Struggles emerge, sure, but then the scene cuts to the end when the cows are streaming into the loading dock, money is changing hands and the sun’s setting as the whiskey is poured.
Yeah right. One year in, I now think Entrepreneurs are farmers. Or construction crews.
My dad was a hog farmer. Growing up, I thought there was nothing he couldn’t do. The lights went out in the cow barn; he fixed the wiring. Voila, let there be light. The well wasn’t working; he climbed down into it and tinkered. Water flowed again.
He sat at his little desk upstairs in our farmhouse and did math, hoping the income overcame the outlay. He made calls and found deals on hog feed. He drove to the Co-op and bought all manner of gadgets, nails, screws and washers. He clipped piglet teeth, gave shots to goats and pigs and cows, grew crops, baled hay, mucked shit, drove tractors, and showed us kids how to birth a piglet or baby goat that wasn’t coming out easily.
He did it all. Vet visits were rare. I don’t remember anybody coming in to fix anything, except if something was really wrong with a tractor or combine. What farmer can afford to not do it himself?
I never expected that entrepreneurship would be a less dirty, less gory version of farming.
A thousand tasks lie at hand. They say you can do a task yourself, hire someone else to do it, or learn to do it. But how many startups have a chunk of change to throw at someone else? It makes sense to hire somebody to do swiftly what would take me a week to learn. But then again, if I’m gonna do it more than once, maybe I need to spend the week instead of the cash.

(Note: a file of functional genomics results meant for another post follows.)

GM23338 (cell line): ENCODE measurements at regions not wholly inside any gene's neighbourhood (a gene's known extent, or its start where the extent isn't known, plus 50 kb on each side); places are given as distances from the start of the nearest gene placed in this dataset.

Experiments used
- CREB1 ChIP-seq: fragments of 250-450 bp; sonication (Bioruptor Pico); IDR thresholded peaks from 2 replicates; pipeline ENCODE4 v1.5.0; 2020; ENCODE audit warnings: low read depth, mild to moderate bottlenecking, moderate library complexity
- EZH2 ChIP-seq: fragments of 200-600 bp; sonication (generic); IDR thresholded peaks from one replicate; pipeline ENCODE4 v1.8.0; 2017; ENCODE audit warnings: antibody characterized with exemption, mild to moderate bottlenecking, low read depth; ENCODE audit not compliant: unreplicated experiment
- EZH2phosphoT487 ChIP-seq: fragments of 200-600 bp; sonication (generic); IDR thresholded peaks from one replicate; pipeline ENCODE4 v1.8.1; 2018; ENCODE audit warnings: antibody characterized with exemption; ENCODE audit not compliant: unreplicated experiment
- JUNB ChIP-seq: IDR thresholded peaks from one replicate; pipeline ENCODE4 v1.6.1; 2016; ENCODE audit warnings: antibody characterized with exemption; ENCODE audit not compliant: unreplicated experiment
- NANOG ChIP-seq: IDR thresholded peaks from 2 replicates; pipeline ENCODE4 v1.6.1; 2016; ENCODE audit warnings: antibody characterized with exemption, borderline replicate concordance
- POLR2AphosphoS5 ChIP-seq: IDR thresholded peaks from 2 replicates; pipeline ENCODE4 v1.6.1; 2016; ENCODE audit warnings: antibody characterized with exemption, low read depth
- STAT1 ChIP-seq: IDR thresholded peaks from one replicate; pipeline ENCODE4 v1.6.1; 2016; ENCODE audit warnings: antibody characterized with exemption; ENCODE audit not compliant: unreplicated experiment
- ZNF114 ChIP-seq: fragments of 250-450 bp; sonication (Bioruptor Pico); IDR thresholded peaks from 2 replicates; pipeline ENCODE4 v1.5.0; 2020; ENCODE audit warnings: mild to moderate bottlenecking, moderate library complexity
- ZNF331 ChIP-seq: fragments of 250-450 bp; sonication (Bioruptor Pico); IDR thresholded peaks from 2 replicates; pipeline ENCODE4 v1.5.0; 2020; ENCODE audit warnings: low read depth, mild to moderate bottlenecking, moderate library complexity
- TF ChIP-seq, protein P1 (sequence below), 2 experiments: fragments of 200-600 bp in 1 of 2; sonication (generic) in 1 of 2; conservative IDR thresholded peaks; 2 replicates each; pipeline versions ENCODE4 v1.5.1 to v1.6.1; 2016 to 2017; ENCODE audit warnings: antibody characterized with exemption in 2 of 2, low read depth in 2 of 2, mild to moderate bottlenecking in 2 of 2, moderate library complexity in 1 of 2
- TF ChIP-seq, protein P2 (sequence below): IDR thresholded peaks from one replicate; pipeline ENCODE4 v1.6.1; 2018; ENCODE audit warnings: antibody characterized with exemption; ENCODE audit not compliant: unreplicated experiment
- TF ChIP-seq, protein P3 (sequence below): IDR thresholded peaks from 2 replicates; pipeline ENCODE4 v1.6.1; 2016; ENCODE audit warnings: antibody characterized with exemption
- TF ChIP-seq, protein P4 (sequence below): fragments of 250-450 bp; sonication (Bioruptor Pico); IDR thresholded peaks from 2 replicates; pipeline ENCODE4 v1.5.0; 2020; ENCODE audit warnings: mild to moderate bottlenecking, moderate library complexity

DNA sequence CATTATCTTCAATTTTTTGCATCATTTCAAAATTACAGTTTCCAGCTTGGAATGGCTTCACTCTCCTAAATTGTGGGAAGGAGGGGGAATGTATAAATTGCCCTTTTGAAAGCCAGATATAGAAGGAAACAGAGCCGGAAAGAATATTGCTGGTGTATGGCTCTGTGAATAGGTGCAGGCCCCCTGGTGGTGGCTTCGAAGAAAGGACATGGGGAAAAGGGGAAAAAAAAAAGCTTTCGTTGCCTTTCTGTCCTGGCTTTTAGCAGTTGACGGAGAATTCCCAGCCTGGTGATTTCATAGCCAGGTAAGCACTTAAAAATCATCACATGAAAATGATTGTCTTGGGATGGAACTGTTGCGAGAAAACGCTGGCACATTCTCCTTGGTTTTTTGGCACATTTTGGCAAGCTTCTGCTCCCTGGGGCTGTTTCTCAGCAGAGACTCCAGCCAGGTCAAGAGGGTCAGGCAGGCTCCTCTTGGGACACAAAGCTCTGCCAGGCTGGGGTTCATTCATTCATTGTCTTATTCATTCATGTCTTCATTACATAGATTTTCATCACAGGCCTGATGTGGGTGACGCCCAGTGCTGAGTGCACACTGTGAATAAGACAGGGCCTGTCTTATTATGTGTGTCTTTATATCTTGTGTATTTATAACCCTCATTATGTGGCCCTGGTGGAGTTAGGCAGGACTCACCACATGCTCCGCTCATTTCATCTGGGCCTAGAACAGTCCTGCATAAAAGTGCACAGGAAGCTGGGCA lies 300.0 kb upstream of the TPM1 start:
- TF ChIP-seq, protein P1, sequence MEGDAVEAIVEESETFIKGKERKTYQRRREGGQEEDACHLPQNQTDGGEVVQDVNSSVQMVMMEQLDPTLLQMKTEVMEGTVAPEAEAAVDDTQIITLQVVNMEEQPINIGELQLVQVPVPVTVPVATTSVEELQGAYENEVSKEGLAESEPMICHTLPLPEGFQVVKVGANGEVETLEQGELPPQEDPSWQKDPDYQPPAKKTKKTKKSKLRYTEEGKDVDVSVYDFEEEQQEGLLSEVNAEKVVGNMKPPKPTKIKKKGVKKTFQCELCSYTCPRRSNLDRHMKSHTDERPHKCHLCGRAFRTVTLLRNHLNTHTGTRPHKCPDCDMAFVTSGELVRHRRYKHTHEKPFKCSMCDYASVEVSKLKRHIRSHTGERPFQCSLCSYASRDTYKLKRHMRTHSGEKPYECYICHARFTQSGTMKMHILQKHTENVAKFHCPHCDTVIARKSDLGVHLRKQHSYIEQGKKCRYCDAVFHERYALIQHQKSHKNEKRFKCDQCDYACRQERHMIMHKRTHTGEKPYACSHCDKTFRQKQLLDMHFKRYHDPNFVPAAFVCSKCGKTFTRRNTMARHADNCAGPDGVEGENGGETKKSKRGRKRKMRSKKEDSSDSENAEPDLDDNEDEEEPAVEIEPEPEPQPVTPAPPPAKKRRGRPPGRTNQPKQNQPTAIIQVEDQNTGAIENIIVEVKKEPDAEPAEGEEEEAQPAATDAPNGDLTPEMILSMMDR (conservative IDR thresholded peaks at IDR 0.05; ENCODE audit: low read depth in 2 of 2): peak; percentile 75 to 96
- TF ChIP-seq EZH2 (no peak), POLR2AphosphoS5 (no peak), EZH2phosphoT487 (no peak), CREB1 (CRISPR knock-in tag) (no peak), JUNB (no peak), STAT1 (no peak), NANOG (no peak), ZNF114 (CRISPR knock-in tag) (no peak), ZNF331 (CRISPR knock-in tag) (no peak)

I’m becoming a jack-of-all-trades. I miss being a master of two, coaching and writing, which is what I really love. Learning to build a website is like rollerskating on gravel.
But I’m doing it. I’m a farmer --- I mean entrepreneur – now. I gotta set all these structures up, and learn how, and figure out what’s important, and in what order. All this to create a structure in which my coaching and writing can flourish.
That’s where entrepreneurship is like a construction crew. Did you read about Blake Lively’s decision to shut down her company Preserve? I appreciate her openness in admitting that they weren’t ready, that they’re pulling back to get enough structure in place. I needed to hear that. My inner cowboy was whooping “heck yeah!” and I was setting up to launch a new program I was excited about but not ready for. Lively’s story stopped me.
I paused. I took off the pressure, stepped back, worked on the program and am still working on it. I was trying to raise the roof before I had walls up.
Entrepreneurs – we’re often big dreamers, overachievers. We’ve got an idea, and want to bring it to life. And then we see other entrepreneurs launching new stuff, pulling it off, writing books, collaborating with others, gaining momentum. Comparisonitis would be a bad disease to catch in this season.
Because this is not a race. It's a construction project. Great builders build strong; they don't race against the quickie structure that's going up next door and will only last five or ten years, or the amazing, stunning one that has more resources down the street. I lived in China for two years. I saw buildings go up fast. Quick and crumbly is how those brick walls looked. Workers were on the job around the clock, suggesting dedication when in reality they had exhaustion. Trust me, they were not building to last; they were building to be done fast.
I want my company to be around in five years, and ten, maybe fifty too.
I won’t pace myself against another runner, because I'm not running --- I'm building. I’m a one-person construction crew, aka an entrepreneur. Nobody is gonna fall through a hole in the floor of my business. It ain’t gonna fall apart later because I’m in a rush now.
Building a business of your own ain’t snazzy or dazzling. Sure, this process takes courage and leaps of faith. It also takes less flashy qualities like patience, commitment, determination, passion over time, and depth of love for the project --- 25th-anniversary love, not just 2-months-of-dating love.
Sorry, sexy cowboy, right now I’m going for farmer and construction-crew-style entrepreneurship. But once in a while, when I’m all alone working under a big starry sky, late at night while the nice job-holding folks sleep, I’ll think of you and grin.